Indian outsourcers in US hiring push

Indian IT outsourcing companies are making a push to recruit more staff in the US, stung by tougher immigration regulations for foreign software engineers on short-term contracts who are allegedly “stealing” American jobs.

Tata Consultancy Services, Infosys and Wipro, the three largest Indian outsourcing companies, are together hiring 2,300 staff, which would increase their combined US payroll by about 13 per cent.

S Gopalakrishnan, Infosys chief executive, told the FT that the hiring campaign, which comes ahead of US President Barack Obama’s visit to New Delhi in November, was partly a response to increasing business in the US and partly a reaction to a recent tightening of US visa rules.

However, Indian outsourcing companies could face challenges with any concerted effort to ramp up their US workforce. They had told the FT last month that scant availability of engineers made hiring difficult in the US.

Asked if the industry was worried about US protectionism, Mr Gopalakrishnan said: “Until now it has not been a factor in our business. But certainly sentiment has changed and this is a cause for concern. Hopefully, it won’t be sustained.”

The changes to immigration rules and associated increase in visa fees had raised costs, “a small impact” that companies had had to absorb, he added.

Last month, the mid-western US state of Ohio banned the outsourcing of government contracts to overseas operations, a move that sent a chill through the Indian outsourcing industry.

Infosys, which employs more than 115,000 worldwide, is increasing its currently 1,600-strong US payroll by 1,000.

TCS, which derives over half its revenues from North America, has about 16,000 working in the region, of its total 160,000 employees. It plans to increase its global workforce, of which currently only 7 per cent are foreign nationals, by 40,000 this year, adding 800 jobs in the US.

“A US presence helps TCS compete against US rivals to win some of the expected $52bn in contracts that the US federal government will have outsourced in 2010 alone,” said Ken Chan, vice president of Moody’s Investment Services.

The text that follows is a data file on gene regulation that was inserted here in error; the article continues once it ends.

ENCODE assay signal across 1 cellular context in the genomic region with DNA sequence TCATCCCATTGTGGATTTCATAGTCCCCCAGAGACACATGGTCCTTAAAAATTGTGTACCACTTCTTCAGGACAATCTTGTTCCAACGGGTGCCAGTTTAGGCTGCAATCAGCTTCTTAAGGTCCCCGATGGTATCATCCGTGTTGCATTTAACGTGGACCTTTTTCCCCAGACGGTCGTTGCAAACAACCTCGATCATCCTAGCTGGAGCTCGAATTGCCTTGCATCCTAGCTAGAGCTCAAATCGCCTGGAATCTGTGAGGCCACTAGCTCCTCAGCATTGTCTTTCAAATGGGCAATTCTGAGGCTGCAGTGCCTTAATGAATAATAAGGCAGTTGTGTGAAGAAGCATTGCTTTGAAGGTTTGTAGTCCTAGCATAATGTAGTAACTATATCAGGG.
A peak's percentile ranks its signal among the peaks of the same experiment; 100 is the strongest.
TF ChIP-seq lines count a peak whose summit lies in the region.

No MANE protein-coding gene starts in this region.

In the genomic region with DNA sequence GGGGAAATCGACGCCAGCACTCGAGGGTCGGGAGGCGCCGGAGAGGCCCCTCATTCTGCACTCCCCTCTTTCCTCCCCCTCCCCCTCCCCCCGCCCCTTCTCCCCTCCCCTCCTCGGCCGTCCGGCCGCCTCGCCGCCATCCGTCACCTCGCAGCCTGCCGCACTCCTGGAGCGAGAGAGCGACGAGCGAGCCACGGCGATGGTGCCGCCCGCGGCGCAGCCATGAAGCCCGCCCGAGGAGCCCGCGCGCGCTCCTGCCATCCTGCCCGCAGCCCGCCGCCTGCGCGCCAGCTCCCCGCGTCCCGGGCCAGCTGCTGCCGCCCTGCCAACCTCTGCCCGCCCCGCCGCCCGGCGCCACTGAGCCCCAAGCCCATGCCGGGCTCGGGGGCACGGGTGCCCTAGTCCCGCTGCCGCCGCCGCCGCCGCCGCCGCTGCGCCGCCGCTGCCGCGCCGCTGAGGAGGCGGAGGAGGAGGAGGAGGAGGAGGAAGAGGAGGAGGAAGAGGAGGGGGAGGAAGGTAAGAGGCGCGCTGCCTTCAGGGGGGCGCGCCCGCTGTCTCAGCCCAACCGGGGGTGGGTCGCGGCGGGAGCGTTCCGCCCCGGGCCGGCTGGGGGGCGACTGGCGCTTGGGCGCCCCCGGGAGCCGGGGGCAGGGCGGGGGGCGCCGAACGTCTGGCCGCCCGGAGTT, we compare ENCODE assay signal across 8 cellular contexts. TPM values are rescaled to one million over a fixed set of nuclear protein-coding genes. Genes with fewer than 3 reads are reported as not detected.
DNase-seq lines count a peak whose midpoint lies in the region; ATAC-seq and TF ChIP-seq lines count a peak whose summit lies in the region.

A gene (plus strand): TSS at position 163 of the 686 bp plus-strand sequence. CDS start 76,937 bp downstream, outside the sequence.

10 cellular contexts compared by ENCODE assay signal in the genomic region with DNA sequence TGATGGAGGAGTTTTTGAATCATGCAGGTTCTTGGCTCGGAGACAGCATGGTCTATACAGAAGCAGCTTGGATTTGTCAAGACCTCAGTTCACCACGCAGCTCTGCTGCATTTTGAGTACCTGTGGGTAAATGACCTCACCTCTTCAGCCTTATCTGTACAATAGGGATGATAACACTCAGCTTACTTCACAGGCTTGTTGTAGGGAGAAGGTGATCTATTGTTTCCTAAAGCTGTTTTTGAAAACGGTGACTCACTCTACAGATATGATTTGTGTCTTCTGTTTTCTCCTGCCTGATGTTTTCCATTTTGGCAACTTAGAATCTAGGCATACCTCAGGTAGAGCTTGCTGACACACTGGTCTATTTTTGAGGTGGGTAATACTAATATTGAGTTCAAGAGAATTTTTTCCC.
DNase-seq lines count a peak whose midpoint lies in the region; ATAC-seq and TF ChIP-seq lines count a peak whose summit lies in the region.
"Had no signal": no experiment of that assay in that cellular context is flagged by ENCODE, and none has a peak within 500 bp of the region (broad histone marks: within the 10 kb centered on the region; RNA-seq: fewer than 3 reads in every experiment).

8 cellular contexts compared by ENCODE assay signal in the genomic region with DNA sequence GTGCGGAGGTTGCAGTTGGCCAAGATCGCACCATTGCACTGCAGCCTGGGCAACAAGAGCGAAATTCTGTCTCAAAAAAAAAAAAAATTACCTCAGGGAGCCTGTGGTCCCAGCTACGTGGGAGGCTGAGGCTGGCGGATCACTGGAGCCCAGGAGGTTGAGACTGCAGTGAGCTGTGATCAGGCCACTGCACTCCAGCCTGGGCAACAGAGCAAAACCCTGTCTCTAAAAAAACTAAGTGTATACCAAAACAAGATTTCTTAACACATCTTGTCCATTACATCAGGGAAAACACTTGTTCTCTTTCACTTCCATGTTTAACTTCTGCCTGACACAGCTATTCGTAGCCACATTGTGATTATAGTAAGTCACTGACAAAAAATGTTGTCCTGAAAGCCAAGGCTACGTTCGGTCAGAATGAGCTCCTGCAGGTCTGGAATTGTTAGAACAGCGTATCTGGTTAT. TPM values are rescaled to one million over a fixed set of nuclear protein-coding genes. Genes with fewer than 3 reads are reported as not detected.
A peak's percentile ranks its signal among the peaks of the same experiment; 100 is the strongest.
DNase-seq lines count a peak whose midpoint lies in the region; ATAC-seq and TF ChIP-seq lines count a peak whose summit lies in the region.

“However, TCS’s hiring a worker in the US can cost seven to eight times as much as one hired to do similar work in India, so it has kept its permanent local US workforce at a small fraction of the global total,” he said.

Wipro plans to double jobs in its Atlanta Development Centre to 1,000 within the next three years, and about 85 per cent of recent hiring in the US has been of US nationals. The company, which employees about 110,000 people worldwide, aims for non-Indian nationals to comprise half its overseas workforce within two years.

“We have crossed the 500-person mark in the Atlanta centre. We will continue to localise our team overseas,” a Wipro spokesman said.

The move to hire more staff in the US comes ahead of a high-profile visit to India by Mr Obama. The issue of access for outsourcing companies to the US economy is likely to be one of the top items on the agenda as the US wrestles with an unemployment crisis.

Mr Gopalakrishnan said that despite the global economic uncertainty the industry would see revenue growth of 13-15 per cent this year over last year’s $60bn. This was well in line, he said, with reaching a forecast total of $300bn in 2020, as predicted in a report by McKinsey, the management consultancy.

Other analysts concur that the long-term trend of growth in outsourcing to low-cost countries like India remains firmly intact in spite of protectionist rhetoric in the US.

The outsourcing industry was doing well because some companies were now placing orders that had been delayed in the economic crisis, said the Infosys chief, while IT suppliers were developing new revenue streams in emerging markets.

But he added that economic uncertainty was a hindrance because customers were reluctant to make long-term commitments. “They are committing to a quarter or two quarters but will not commit for, say, three years.”

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